Next year I will roast enough for everyone :)
PeterZ
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6) From: John Blumel
On Mar 5, 2004, at 1:31pm, Bill Martin wrote:
<Snip>
I thought this article was most interesting for what it didn't say. 
Unless I somehow missed it (I read it through twice), they didn't say a 
word about freshness affecting flavor. It's kind of hard to imagine CI 
not extolling the virtues of fresh ingredients so it's interesting that 
they didn't mention it, even in passing, in this article. Of course, 
maybe freshness is irrelevant with an Agtron reading of 20.
John Blumel

7) From: John Abbott
Bob,
  I think you're looking at backup tapes from the server.  The mailing 
list was down for awhile today.  I noticed a lot of yesterday's posts 
showing up today as well.
John - loving life in the slow lane
Bob Yellin wrote:
<Snip>

8) From: Bob Yellin
<Snip>
Probably - but I received the two copies of Bill Martin's post sent to my
personal email yesterday afternoon (Friday) along with an additional copy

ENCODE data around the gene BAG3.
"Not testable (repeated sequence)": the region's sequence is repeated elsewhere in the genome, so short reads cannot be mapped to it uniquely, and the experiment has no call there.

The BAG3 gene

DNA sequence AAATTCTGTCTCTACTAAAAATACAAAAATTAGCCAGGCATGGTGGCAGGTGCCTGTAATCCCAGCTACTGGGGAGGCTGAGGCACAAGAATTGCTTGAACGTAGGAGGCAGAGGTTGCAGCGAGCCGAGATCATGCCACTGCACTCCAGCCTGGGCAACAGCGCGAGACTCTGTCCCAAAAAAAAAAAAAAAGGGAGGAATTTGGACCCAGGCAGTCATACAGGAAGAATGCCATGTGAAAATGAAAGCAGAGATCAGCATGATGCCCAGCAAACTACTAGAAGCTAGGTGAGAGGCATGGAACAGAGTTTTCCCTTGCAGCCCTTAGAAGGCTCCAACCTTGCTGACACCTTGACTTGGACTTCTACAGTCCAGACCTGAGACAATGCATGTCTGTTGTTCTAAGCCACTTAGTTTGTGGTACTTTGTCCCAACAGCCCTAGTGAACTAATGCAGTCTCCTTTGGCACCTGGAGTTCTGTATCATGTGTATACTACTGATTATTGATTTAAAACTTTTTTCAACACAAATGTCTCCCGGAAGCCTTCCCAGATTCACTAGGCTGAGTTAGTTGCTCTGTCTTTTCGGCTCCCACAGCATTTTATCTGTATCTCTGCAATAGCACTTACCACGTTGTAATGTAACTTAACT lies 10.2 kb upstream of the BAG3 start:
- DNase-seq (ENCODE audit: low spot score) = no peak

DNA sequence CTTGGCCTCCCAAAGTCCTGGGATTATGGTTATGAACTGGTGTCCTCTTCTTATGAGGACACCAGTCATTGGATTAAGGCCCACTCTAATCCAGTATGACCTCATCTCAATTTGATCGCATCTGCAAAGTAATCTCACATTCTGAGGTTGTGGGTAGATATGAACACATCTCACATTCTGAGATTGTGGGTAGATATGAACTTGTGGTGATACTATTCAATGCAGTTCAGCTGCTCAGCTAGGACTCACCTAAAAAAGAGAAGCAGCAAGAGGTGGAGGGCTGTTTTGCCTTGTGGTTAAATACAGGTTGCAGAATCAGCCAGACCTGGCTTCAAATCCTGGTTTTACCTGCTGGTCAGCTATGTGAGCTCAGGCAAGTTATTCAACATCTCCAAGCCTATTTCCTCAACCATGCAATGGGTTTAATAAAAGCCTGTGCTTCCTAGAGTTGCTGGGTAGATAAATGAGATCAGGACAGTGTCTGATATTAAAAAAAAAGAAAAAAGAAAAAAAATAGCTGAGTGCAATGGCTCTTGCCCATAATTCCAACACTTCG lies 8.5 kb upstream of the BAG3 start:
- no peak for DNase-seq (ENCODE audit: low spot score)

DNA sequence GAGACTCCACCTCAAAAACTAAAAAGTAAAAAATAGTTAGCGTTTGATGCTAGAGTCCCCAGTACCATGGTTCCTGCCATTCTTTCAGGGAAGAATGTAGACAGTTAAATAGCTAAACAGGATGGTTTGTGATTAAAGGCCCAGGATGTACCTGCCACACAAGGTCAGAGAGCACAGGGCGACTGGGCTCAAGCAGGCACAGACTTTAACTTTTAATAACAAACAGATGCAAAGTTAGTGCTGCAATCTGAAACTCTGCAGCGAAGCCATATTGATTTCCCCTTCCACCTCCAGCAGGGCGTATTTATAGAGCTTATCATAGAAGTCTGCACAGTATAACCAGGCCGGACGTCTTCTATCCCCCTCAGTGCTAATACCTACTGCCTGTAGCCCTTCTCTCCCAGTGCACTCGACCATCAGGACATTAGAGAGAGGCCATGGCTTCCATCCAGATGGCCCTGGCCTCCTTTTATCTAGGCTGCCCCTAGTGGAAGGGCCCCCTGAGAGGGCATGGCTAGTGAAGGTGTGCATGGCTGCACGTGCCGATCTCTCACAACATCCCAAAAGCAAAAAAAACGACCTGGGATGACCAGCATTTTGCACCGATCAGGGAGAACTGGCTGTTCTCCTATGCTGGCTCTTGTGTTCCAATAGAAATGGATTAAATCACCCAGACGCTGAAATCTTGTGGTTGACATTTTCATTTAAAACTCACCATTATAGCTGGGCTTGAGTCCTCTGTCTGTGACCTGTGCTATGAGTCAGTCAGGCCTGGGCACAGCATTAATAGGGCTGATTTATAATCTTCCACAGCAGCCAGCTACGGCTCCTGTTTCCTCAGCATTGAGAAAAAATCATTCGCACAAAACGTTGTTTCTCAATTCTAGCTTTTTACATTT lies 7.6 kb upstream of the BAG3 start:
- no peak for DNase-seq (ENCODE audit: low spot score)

(total three) in the regular SM list so I sent that message yesterday
shortly afterwards to inform him of that... But my message of yesterday =
to
the list didn't show up until just this evening for the reasons you =
stated.
Anyhow - no big deal - just thought he might have some settings problems
and he might want to check it out. It was probably just a hiccup in the =
SM
server, yesterday.
Bob
<Snip>
unsvbscribes) go to =http://sweetmarias.com/maillistinfo.html#personalsettings

9) From: Bill Martin
I plan to refer them to the SM website.  Since they didn't mention 
homeroasting, I think maybe they are missing something!!!
Bill
On Mar 6, 2004, at 3:08 AM, John Blumel wrote:
<Snip>
When I was kidnapped, my parents snapped into action. They rented out
my room.  -- Woody Allen